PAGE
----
Prince Harry and Meghan's explosive TV interview divided people around the world on Monday, with those living in Kenya and South Africa reacting in anger to Markle's allegation that a member of the royal family had “concerns” about the colour of her unborn child’s skin.
During the two-hour interview with Oprah Winfrey, Harry also revealed the problems had ruptured relations with his father, Prince Charles, and brother, Prince William, illuminating the depth of the family divisions that led the couple to step away from royal duties and move to California last year.
In Accra, Ghana, Devinia Cudjoe said that hearing that a member of the royal family was worried about the color of the skin of an unborn child was insulting to people of the Commonwealth, the grouping of Britain and its former colonies that is headed by the queen.
“That is pure racism,” Cudjoe said. “(The) Commonwealth is supposed to foster unity, oneness amongst black people, amongst white people. But if we are hearing things like this … I think that is below the belt.”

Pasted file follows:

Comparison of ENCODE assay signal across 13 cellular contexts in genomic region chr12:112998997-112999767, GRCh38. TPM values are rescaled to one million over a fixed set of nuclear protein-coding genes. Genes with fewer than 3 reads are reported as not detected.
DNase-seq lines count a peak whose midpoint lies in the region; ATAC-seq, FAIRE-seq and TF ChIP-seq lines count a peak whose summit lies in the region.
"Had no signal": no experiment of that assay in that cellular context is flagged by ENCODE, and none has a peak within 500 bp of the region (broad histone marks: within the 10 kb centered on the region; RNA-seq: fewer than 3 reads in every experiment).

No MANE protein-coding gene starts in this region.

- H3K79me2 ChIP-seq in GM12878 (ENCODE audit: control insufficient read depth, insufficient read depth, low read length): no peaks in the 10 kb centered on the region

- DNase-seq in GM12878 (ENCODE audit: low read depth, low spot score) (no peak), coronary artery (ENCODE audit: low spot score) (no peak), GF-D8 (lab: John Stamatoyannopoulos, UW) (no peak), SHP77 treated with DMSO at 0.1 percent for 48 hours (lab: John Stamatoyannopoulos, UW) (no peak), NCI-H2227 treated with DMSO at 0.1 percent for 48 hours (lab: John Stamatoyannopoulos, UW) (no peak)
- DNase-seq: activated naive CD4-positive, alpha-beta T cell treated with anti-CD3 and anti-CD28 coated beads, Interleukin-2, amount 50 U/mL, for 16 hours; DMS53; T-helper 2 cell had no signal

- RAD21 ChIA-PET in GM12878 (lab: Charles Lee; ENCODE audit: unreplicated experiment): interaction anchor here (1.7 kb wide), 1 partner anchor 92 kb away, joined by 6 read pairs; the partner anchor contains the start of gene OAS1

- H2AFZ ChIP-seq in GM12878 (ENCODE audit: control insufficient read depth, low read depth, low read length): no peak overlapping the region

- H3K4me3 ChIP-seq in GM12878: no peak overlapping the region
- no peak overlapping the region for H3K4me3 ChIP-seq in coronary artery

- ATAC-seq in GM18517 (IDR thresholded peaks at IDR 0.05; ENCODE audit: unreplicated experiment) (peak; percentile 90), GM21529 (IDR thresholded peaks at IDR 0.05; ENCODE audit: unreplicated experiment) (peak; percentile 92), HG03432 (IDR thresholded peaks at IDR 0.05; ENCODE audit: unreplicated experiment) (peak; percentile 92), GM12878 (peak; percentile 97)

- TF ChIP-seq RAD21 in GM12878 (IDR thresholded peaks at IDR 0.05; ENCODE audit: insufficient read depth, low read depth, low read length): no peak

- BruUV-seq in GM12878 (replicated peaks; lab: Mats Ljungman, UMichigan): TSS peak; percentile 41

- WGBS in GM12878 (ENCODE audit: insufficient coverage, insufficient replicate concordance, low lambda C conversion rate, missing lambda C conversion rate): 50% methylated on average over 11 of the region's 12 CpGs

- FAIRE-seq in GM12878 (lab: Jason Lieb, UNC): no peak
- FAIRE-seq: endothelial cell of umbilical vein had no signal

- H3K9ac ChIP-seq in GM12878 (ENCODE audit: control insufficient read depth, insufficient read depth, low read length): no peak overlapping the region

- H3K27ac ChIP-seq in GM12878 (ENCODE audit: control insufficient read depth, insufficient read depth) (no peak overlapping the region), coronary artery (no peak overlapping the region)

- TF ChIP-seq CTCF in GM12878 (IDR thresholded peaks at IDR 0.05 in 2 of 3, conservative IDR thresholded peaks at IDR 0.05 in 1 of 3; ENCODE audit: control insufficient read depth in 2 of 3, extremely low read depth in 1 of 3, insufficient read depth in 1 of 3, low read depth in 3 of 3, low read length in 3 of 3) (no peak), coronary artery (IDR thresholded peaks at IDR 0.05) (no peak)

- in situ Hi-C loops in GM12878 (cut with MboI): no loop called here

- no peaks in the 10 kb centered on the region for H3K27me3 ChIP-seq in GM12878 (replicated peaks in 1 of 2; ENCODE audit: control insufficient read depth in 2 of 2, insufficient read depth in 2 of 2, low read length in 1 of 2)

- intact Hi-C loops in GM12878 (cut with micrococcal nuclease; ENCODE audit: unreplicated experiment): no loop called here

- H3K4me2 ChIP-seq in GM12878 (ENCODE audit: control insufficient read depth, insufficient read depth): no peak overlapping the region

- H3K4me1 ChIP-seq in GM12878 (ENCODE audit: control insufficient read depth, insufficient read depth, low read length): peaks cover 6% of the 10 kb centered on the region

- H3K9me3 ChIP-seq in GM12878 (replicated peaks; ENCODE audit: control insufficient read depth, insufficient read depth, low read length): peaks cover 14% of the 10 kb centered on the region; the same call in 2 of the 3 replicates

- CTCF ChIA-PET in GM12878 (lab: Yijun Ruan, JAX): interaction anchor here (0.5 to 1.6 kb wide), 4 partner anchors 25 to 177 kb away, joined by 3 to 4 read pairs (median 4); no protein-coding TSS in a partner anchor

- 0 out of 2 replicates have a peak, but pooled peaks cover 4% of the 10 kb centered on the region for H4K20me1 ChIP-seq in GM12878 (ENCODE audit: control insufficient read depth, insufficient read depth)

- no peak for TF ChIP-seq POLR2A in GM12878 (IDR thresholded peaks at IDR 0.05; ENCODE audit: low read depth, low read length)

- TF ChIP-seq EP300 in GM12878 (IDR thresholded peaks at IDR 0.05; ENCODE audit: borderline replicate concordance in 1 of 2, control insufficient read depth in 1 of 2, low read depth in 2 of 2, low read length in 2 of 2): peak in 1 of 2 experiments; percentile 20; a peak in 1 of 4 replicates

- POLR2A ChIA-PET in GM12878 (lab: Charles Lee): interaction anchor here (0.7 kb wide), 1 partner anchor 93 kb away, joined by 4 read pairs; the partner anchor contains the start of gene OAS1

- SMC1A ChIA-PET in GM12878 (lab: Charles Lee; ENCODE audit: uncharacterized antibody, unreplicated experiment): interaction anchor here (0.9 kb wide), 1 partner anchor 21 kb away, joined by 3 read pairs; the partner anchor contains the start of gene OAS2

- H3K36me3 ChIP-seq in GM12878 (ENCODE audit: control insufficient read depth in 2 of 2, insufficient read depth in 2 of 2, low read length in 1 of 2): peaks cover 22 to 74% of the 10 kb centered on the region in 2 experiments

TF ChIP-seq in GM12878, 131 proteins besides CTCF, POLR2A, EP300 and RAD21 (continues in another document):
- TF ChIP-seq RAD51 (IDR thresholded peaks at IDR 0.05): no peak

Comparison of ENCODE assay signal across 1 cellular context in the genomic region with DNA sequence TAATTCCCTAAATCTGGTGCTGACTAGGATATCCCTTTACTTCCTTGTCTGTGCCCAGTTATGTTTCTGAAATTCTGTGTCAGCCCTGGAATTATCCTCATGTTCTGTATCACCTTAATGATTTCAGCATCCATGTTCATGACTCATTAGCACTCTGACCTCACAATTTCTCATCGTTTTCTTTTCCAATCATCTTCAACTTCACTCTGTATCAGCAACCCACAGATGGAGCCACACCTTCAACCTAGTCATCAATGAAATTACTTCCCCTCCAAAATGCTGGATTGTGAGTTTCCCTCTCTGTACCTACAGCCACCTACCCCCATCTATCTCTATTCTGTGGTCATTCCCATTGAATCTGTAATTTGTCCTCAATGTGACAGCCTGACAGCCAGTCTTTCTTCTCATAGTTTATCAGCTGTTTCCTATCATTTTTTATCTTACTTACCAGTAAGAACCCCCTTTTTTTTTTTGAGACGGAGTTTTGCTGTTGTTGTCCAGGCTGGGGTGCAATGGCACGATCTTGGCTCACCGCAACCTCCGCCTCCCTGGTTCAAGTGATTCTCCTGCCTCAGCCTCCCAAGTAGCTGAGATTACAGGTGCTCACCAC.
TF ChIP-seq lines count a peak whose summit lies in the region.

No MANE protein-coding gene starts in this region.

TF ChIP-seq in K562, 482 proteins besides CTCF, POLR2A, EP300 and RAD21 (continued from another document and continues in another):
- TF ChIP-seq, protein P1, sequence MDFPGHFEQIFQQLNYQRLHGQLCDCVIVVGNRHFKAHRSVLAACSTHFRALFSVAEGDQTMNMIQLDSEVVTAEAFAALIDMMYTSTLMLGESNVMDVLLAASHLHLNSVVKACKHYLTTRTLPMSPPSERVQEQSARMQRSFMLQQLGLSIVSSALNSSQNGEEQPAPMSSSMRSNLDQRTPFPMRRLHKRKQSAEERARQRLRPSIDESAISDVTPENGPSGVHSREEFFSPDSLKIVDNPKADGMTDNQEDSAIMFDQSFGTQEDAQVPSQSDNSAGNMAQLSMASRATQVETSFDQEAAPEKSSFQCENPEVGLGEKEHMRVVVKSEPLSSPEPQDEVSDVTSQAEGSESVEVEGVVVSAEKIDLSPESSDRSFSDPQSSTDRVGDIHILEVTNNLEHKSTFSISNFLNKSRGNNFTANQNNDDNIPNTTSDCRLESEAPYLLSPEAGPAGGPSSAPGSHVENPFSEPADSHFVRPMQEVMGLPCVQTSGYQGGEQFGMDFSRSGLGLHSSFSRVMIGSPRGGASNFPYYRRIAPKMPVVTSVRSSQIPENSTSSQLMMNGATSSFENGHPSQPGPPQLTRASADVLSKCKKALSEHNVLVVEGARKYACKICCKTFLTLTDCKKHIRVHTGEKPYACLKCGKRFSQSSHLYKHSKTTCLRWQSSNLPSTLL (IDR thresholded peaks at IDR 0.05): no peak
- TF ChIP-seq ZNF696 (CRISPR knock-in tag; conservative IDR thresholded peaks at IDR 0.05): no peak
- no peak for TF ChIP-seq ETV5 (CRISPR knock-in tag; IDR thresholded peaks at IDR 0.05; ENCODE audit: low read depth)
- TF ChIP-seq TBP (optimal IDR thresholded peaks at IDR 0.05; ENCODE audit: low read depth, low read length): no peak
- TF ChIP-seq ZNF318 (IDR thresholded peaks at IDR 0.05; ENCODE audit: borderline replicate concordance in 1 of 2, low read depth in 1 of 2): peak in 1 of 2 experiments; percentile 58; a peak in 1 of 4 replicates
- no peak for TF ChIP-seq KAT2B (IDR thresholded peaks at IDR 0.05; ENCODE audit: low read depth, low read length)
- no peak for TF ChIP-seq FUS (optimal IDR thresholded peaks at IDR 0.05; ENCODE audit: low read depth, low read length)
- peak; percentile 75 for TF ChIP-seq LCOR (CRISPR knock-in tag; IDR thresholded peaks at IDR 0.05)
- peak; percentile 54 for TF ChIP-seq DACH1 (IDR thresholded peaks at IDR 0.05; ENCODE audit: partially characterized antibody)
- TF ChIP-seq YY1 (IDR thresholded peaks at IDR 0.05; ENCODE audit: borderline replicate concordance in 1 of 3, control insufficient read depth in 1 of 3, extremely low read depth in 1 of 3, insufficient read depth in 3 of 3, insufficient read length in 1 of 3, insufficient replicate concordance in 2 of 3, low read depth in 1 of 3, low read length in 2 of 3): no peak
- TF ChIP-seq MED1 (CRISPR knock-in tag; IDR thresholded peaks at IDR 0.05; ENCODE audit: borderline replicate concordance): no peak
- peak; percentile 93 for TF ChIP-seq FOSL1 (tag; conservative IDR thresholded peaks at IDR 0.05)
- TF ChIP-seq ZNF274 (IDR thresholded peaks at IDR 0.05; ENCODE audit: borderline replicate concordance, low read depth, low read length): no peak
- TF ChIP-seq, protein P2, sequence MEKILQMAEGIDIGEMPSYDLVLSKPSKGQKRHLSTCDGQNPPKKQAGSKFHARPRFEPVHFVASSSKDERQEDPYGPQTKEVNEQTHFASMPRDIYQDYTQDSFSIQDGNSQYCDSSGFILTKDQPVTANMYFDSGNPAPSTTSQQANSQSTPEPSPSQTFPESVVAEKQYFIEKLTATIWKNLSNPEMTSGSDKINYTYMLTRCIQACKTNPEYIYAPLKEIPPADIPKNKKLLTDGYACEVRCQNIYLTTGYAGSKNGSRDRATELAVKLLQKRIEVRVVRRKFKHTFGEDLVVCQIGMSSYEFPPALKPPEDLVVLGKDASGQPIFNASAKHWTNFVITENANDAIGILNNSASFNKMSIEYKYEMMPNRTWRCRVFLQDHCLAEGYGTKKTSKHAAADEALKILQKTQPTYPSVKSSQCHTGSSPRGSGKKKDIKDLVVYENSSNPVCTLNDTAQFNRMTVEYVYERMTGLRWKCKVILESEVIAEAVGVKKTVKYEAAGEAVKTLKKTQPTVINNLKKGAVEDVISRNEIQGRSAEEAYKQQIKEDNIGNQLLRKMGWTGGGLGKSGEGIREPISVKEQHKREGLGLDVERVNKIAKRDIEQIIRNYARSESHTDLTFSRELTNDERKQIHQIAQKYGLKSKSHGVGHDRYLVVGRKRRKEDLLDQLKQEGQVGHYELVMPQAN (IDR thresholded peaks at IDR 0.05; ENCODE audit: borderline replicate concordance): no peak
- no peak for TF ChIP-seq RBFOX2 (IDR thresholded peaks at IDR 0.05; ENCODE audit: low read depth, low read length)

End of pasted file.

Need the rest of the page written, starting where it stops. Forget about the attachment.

In Nairobi, Kenya resident Sylvia Wangari said: "We feel very angry seeing our fellow African sister being harassed because she is black."
"When Queen Elizabeth was here and her father passed away while she was in Kenya, an African country, we did not show her any racism."
In South Africa, Mohammed Groenewald, a community organiser who met the couple during their 2019 visit to Cape Town said: "If you look at British society, the level of Islamophobia, the level of racism, (...) I think British society needs to ask (itself) very, very serious questions both about their past and about their future," he added.
The palace has not yet responded to the interview, in which Meghan described feeling so isolated and miserable inside the royal family that she had suicidal thoughts.
The family member was not Queen Elizabeth II or Prince Philip, according to Harry, sparking a flurry of speculation about who it could be.